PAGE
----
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Monday, March 14, 2016

Fat is good for you

     “To know how to eat is to know how to live”, claimed Confucius.  And he was absolutely right.  For all the food culture growing steadily in America, I still find, time and time again, that there is no true conscience of nutrition and what eating well is.  Eating well will change your life, but not because you will feel better and healthier – although you will, undoubtedly – but because it will just give you a new perspective by being selective, and by not eating for instant gratification or as an excuse to deal with a problem.  Instead, it will shape your life and your character, enabling that better person that we all want to become.

     I’ve been told I have high cholesterol.  I do, yet my doctor is not worried.  Why?  Because although my low density levels (the bad cholesterol) are bit high, my high density levels (good cholesterol) are SO high that they break the bank.  How is this achieved, one might ask?  Simple.  I follow the diet of the Cretians.  I eat lots of protein… and fat.  I admit I do like butter quite a bit, and when I eat it I eat it with gusto; but mostly on weekends.  Otherwise, I eat loads of olive oil, olives and raw fish.  My favorite course after a day at work is an open-faced sandwich with a base of crème fraîche and a slice of salmon topped with a sprinkle of lobster oil, or some delicious “pan con tomate”, sprinkled with garlic and olive oil.  I even marinate my cheese in olive oil.

     Sardines are always a great source of omega-3 fatty acids.  I love the ones that Connétable has, and they meet their match with a dry Vouvray from Domaine Clos Naudin.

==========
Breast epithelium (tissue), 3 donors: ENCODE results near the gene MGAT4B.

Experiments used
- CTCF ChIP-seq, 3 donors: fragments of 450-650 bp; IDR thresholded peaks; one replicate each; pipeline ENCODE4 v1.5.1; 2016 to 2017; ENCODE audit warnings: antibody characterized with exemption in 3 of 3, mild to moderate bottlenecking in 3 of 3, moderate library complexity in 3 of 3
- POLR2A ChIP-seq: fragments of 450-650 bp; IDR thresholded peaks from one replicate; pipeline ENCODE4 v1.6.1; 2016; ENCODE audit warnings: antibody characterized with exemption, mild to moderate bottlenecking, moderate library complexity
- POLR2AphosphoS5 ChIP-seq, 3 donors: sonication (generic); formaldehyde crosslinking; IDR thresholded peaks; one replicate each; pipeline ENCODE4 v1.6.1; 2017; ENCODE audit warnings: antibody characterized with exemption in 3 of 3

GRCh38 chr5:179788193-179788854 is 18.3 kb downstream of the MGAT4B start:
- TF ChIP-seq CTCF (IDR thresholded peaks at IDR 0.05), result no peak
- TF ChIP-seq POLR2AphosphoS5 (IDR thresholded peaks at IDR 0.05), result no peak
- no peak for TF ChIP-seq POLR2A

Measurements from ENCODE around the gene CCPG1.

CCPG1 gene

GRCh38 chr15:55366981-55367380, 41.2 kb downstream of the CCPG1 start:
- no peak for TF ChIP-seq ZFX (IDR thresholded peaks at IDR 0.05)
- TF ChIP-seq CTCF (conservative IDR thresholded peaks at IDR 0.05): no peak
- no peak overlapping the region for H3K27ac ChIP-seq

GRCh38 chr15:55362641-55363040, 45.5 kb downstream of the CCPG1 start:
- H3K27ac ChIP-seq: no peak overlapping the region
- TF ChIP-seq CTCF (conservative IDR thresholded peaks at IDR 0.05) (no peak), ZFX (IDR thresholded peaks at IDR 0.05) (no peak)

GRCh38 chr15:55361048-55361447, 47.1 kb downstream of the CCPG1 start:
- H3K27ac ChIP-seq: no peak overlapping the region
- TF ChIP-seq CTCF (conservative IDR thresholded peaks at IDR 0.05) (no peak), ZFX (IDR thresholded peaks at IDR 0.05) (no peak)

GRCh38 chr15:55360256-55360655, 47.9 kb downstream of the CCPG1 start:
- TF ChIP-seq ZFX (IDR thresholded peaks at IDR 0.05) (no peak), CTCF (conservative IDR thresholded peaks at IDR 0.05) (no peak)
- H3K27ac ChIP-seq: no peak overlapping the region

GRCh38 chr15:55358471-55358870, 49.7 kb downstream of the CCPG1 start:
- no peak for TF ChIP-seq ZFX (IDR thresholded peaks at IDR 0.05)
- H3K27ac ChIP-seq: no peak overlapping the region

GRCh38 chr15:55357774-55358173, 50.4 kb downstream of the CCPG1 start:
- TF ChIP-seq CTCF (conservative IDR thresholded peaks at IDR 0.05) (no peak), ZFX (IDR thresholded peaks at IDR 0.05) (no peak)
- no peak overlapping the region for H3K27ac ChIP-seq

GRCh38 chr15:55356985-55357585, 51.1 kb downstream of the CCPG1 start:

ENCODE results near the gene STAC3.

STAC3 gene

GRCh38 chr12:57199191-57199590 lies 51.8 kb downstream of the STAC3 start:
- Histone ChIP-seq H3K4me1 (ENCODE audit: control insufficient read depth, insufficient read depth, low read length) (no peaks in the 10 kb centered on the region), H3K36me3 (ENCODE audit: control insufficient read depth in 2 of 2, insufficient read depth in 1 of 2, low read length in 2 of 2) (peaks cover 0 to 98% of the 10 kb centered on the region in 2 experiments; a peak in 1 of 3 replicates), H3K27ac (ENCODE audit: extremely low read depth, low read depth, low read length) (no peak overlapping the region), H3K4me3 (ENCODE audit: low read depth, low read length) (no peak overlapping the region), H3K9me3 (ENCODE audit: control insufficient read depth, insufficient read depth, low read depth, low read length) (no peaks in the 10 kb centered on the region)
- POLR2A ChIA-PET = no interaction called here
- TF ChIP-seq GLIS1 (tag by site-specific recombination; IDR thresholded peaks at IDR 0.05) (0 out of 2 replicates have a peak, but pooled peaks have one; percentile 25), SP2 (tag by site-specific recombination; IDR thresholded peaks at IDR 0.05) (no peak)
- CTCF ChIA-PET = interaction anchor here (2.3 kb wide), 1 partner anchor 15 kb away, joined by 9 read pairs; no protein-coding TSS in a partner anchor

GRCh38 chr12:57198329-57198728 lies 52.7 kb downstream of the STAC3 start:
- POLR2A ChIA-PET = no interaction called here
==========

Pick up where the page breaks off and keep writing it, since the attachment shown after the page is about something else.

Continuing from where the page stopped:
For your appetizer, here is a dip worth plunging into, both for its benefits and its flavor:

  • 18 oil-packed cured, sliced anchovies
  • 1/3 cup extra virgin olive oil
  • ¼ cup chopped flat parsley
  • 3 Tbsp. of lemon juice
  • 2 tsp. lemon zest
  • 2 tsp. chopped shallots
  • ½ tsp. freshly ground pepper
Mix it all and dip your best baguette in it.  And tell me how your heart – and soul – smile.

    For a quick snack, or even a light lunch when accompanied with a green salad, try rye bread spread with a very good sweet butter and smoked cod, a highly fatty fish made highly palatable in this way and which melts in your mouth.  Sprinkle chopped chives to finish for a spark of flavor.  Or even go for a slice of sourdough spread with cream cheese and lax-style salmon.  I particularly enjoy the Darjeeling-marinated one found at my local Whole Foods, which has a hint of sweetness to it.  This time, top with red caviar or salmon roe.

     Fish is always well-paired with white wine.  I found a particularly inexpensive one yet ideal with this type of food, a white Bordeaux by Baron de Rothschild 2014 Réserve Spéciale, which accentuated the flavours of the fish in a truly unique way, without the acidity characteristic of a Sauvignon or Chenin.  It is also a great wine to savor with a splash of cassis for the classic kir.

     I like to serve an amuse-bouche like peppered-filled green olives wrapped in anchovies, this time not cured, yet to add even more amino acids to my diet.

     I definitely encourage you to try these suggestions often with the next 3 or 4 months, then go and have your cholesterol checked again.  I am sure you will see considerable improvement.

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